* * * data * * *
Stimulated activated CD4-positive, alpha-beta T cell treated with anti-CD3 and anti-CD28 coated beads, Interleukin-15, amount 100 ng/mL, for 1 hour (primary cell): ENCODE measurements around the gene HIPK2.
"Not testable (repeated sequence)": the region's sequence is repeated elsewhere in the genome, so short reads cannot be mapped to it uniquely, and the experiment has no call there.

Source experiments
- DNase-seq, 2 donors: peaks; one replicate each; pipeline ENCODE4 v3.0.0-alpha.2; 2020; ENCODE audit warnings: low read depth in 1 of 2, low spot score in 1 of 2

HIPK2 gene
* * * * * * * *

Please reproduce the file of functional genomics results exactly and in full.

Stimulated activated CD4-positive, alpha-beta T cell treated with anti-CD3 and anti-CD28 coated beads, Interleukin-15, amount 100 ng/mL, for 1 hour (primary cell): ENCODE measurements around the gene HIPK2.
"Not testable (repeated sequence)": the region's sequence is repeated elsewhere in the genome, so short reads cannot be mapped to it uniquely, and the experiment has no call there.

Source experiments
- DNase-seq, 2 donors: peaks; one replicate each; pipeline ENCODE4 v3.0.0-alpha.2; 2020; ENCODE audit warnings: low read depth in 1 of 2, low spot score in 1 of 2

HIPK2 gene